Duma demands an end to nuclear reprocessing at Mayak

Publish date: February 9, 2006

Written by: Vera Ponomareva

Translated by: Charles Digges

ST. PETERSBURG—A resolution is being prepared by the State Duma’s Ecology Committee, calling for a halt on the reprocessing of spent nuclear fuel (SNF) at the Mayak Chemical Combine.

Russian ecologists still weighing pros and cons of Rosatom plan

The Duma’s ecological committee was, as of Wednesday, still discussing problems surrounding the Mayak Chemical Combine—the most radioactively contaminated spot in Russia—located in the Chelyabinsk region in the southern Urals.

The resolution, which will be discussed at a Duma wide hearing, calls for a cessation of SNF reprocessing at the combine, and demands that Mayak’s license to do so be revoked.

“In the past years, the radiological conditions at Mayak have been appraised as a worsening,” read the resolution.

“Of special danger is the TSV Techa Reservoir System because of the possibility of the reservoir’s overflow and because of damage to hydro-technical equipment and pumps for radioactive substances in the open hydro-geographical network of the Techa, Iset, Tobol and Ob rivers. However, potential dangers will remain so long as reprocessing of SNF is not stopped,” the resolution continued.

The text of the resolution suggesting the halt of reprocessing has been greeted with support by ecologists, who have been fighting for this for many years.

“Halting reprocessing of SNF at Mayak is a revolutionary step that we have demanded from the authorities for almost 15 years,” said Ecodefence! co-chairman Vladimir Slivyak to Bellona Web. “But the question remains as to whether the Duma’s deputies will have the courage to tell the truth and stop the radioactive pollution of Russia.”

Nadezhda Kutepova, chairperson for the ecological organization Planet of Hope—located in Ozersk, the home city of Mayak—also approved of the resolution’s contents.

“I greet warmly this point on halting reprocessing because it could solve many problems at Mayak. The situation would at least stop getting worse,” Kutepova told Bellona Web.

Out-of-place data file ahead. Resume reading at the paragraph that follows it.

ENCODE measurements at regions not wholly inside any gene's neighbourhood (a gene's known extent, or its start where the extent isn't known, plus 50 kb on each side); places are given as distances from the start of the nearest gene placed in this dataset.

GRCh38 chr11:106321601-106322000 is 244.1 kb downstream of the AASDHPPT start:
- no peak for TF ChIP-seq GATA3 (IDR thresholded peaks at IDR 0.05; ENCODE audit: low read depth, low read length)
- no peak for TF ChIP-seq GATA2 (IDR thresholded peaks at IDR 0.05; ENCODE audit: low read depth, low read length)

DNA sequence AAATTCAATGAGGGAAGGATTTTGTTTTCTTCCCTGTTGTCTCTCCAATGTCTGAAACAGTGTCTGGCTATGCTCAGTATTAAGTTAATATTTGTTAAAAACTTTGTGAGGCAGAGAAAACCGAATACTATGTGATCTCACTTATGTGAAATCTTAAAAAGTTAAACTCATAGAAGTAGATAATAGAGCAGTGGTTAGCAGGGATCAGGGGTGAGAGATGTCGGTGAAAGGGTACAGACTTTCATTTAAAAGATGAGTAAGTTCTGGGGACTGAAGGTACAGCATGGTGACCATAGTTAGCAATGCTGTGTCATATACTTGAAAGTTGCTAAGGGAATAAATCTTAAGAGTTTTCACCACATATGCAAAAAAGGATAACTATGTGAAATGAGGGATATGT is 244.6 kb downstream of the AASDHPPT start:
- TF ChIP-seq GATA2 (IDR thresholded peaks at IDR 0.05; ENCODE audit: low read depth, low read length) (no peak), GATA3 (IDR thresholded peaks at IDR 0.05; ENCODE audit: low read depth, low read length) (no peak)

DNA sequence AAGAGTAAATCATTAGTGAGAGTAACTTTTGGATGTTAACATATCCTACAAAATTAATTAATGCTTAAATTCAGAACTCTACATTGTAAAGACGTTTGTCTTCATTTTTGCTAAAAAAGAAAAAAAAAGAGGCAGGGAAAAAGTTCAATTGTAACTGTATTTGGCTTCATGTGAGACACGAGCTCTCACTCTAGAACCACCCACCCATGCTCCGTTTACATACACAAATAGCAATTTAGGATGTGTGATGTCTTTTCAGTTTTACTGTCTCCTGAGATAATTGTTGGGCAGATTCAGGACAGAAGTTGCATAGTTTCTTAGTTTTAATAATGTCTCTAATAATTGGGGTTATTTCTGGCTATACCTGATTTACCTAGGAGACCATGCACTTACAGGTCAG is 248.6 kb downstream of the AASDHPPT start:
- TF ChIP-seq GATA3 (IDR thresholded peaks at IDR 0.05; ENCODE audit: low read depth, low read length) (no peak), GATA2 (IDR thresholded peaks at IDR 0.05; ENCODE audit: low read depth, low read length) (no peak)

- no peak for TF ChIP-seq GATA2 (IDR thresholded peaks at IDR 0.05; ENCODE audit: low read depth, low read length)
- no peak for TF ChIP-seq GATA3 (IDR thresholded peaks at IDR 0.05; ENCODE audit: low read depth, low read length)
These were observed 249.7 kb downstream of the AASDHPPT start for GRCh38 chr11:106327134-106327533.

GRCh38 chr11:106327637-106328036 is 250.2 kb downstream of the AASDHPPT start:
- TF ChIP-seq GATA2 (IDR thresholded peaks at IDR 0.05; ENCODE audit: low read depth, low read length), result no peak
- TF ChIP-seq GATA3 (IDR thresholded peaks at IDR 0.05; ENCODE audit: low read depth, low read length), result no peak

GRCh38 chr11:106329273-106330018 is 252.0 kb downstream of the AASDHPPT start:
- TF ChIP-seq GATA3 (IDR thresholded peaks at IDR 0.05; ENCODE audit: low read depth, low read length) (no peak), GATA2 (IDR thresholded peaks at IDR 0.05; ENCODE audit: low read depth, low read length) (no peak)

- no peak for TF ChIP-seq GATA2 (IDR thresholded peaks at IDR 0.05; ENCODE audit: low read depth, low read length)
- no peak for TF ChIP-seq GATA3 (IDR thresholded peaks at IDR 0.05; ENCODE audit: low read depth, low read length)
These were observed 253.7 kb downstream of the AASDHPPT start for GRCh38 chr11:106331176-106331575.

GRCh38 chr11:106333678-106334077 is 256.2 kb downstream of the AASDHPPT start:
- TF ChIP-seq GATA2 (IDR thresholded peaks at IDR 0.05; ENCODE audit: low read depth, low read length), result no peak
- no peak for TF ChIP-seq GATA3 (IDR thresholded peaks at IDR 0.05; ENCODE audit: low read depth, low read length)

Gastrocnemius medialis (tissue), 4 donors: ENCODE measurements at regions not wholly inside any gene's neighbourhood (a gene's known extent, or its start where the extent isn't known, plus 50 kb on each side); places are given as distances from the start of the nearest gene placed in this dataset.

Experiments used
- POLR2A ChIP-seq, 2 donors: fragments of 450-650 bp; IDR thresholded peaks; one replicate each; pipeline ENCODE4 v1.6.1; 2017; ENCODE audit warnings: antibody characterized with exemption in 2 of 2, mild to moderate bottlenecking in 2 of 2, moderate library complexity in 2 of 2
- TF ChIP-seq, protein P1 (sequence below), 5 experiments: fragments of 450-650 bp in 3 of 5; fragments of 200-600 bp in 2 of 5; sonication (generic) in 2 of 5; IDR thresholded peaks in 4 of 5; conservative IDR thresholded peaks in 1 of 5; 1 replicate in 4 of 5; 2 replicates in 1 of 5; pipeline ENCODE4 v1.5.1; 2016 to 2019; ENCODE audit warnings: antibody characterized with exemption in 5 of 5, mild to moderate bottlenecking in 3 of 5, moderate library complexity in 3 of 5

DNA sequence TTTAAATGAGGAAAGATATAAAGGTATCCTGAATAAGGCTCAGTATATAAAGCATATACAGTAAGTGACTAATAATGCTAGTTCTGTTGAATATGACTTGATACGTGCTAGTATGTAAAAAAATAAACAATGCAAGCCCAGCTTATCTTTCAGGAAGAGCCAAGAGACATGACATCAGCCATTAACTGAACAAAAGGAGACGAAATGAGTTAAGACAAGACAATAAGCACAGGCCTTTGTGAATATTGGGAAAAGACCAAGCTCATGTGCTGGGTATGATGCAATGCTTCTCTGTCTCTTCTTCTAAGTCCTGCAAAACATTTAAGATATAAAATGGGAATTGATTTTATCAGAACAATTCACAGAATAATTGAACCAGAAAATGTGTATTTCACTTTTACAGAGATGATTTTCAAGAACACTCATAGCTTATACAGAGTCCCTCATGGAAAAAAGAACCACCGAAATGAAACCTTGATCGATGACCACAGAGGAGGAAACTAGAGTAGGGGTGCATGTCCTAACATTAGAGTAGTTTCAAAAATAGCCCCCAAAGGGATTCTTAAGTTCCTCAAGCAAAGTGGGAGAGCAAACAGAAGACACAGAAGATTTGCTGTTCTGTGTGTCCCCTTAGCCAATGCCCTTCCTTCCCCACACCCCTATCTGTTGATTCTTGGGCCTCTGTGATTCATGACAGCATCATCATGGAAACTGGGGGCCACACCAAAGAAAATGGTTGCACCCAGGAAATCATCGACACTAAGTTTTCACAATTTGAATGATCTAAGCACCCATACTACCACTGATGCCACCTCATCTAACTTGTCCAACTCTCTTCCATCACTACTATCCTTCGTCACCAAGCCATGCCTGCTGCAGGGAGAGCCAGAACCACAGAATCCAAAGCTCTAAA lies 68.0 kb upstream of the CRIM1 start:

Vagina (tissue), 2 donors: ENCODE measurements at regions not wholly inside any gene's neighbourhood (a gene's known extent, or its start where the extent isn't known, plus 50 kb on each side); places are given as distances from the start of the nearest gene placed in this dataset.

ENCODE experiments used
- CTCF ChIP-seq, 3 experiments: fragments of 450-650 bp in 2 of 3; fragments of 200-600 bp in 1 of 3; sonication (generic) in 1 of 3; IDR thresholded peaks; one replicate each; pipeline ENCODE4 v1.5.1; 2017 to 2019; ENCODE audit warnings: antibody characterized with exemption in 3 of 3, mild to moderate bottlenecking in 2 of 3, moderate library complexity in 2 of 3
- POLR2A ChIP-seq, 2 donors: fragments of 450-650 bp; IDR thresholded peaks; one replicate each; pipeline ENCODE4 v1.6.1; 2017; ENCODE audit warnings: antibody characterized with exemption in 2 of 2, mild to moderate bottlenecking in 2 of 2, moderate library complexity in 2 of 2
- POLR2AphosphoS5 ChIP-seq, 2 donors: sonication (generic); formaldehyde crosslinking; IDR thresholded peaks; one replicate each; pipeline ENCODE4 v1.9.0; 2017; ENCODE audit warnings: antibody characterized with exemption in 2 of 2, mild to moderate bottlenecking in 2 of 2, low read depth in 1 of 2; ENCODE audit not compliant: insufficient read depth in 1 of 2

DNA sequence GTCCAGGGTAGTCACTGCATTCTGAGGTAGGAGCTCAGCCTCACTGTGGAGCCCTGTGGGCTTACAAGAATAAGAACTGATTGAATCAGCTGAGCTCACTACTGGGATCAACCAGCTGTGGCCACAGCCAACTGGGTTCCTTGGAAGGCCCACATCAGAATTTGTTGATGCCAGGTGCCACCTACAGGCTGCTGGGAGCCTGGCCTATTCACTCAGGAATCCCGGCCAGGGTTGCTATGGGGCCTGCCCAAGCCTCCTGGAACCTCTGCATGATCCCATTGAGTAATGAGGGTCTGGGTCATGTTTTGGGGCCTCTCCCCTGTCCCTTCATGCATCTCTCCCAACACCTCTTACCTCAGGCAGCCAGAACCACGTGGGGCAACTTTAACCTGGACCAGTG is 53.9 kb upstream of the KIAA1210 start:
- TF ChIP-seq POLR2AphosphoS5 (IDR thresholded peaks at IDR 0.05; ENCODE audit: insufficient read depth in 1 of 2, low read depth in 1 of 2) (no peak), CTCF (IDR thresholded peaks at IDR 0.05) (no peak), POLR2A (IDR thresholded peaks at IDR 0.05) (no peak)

Alexei Yablokov, one of Russia’s leading ecologists, told Bellona Web: “The resolution is unexpectedly good. I am ready to sign under each point.”

The resolution comes at an awkward time in US-Russian nuclear relations. According to a $250m White House federal budget request for 2007, the two countries would unite in producing and reprocessing civilian nuclear fuel for those countries in the world that do not have nuclear weapons programmes. It is unclear how the possible halt of reprocessing at Mayak would affect this agreement, though it is an agreement that the Bellona Foundation has spoken out against.

Responsible parties at Rosatom and the US Department of Energy could not be reached for comment, just as neither party would comment on the White House budget request. Analysts have said that US president George Bush has intentionally been playing down nuclear involvement outlined in his budget for 2007 in anticipation of losing face in the event of shifting nuclear winds in Russia.

Are the deputies bilking money for Rosatom?
In the resolution, deputies outline a number of recommendations for improving the situation at Mayak. As such, they suggest that social, medical and legal measures that are provided for by government target plans finally be taken. Such measures include “overcoming the consequences of radioactive accidents in a period before 2010,” and “the nuclear and radiation safety of Russia."

Aside from these measures, deputies have forwarded for approval a new government target plan called “The integrated plan of action for 2006 to 2008 on the provision of solutions to ecological problems arising from the activities of the Federal State Unitary Enterprise Mayak.”

Deputies plan to undertake the following measures within the framework of this programme: to halt reprocessing with dumping of liquid radioactive waste (LRW) into reservoirs; to reconstruct the ridge of dam No. 11 on the Techa Cascade; and primarily to build a combined sewage system with an outlet for waste water on the left bank canal of the Techa Cascade system.

Why the deputies consider it necessary to re-construct only the ridge of the dam and not the whole thing, to give priority to building a combined sewage system over other pressing projects is not explained in the resolution. Meanwhile, Yablokov considers that theese projets should be presented on a competitive basis with the preparation of public environmental impact reports.

“If state structures would suggest programmes of action, then NGOs could undertake public environmental impact assessments,” Yablokov said.

Yablokov was also suspicious that Rosatom was just coming to the government, hat in hand to make a play for money.

“There is the impression that the committee simply supported the requests of Rosatom to earmark funding for the undertaking of these activities,” said Yablokov. “When Rosatom needs money, it always confesses that everything in its purview is bad.”